NIRP won’t wait for quality of place investment to grow population
By Doug LeDuc | Greater Fort Wayne Business Weekly
Northeast Indiana’s population buildup got off to a slow start.
Community leaders in the region identified a growth rate goal of about 2 percent - but the population grew by less than half a percent.
The goal was outlined late in 2015 in a Road to One Million economic development plan, which won northeast Indiana $42 million in state support for quality of life projects designed to help the region’s population increase to 1 million by 2031, from 789,015.
The slow start is nothing to worry about, but there are things the region is doing to pick up the pace of its population growth this year, and John Sampson, president and chief executive officer of the Northeast Indiana Regional Partnership, said they require serious support.
The growth goal was set to match population expansion rates of best-in-class regions, partly to meet a need northeast Indiana employers will see to fill more than 100,000 positions by 2031 as a result of retirements and business growth.
“To our credit this region was one of the fastest in the recovering from the recession. We created jobs at very fast rates for a sustained period of time coming out of the recession. Only now, eight years later, have we exceeded our employment of pre-recession time,” Sampson said.
Now, economic development officials in the region hear consistently from many employers about worker shortages a variety of industries face, and “we’re all aware the population growth is not fast enough to sustain the growth of employers,” he said.
Increasing wages often succeed in attracting necessary skills, and the region’s per capita income has been increasing, he said. But the need to compete on the price of goods and services sold can limit the usefulness of that approach.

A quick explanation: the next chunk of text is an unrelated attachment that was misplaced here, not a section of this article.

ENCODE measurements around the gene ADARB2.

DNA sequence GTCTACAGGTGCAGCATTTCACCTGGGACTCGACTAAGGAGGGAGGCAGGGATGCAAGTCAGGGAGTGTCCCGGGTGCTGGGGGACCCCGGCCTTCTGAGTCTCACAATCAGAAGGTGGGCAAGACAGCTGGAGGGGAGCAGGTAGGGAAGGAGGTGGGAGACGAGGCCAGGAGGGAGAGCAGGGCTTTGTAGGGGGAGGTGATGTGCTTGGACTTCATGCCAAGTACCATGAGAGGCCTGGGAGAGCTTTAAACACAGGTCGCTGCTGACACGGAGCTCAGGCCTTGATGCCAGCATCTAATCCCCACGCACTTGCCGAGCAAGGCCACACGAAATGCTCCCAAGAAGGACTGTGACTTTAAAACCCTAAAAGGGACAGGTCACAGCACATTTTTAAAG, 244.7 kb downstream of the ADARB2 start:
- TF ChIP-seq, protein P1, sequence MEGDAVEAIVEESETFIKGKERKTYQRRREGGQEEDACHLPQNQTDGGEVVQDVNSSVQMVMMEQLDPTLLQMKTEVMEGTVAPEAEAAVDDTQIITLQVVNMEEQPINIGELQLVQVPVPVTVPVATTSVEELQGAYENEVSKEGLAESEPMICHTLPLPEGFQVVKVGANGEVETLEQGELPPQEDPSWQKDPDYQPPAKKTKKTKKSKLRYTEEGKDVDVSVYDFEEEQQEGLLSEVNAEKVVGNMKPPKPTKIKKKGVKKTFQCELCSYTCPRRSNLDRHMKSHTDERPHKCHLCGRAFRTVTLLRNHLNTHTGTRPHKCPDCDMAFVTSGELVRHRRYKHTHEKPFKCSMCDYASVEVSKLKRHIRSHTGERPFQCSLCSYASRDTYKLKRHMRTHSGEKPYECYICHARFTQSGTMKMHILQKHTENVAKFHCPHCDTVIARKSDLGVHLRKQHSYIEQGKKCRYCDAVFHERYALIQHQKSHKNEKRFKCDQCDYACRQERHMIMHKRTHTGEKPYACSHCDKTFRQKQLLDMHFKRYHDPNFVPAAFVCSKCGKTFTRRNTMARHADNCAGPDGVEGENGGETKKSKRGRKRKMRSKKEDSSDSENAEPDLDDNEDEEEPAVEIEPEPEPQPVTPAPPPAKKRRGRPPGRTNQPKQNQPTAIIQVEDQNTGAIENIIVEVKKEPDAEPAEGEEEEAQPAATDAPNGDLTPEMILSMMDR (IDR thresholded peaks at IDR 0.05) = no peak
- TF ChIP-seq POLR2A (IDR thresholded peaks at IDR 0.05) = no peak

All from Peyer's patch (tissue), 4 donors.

Population estimates recently released by the Census Bureau and analyzed by the Indiana Business Research Center at Indiana University’s Kelley School of Business showed the region’s population expanded last year by 0.4 percent, to 777,898 from 775,166 in 2015.
An analysis the center undertook of seven years of population data, starting in 2010, also provided some perspective on the ambitious nature of the region’s growth goal.
During the course of six years, northeast Indiana’s population increased by only 2.4 percent, or 18,161 residents. The growth rate from year to year did not reach half of a percent without rounding up any year after 2010.
It took the region the last five years to grow its population just 2 percent, and at the top of the range within its sights, it would expand by that proportional amount annually.
An economic analysis conducted for the plan concluded the target population expansion rate should be “two to three times our current growth rate, so 1.5 percent and above,” Sampson said.
Years when the region’s population growth underperforms could lengthen the time required to reach the target, but also could be offset by years of over performance, he said.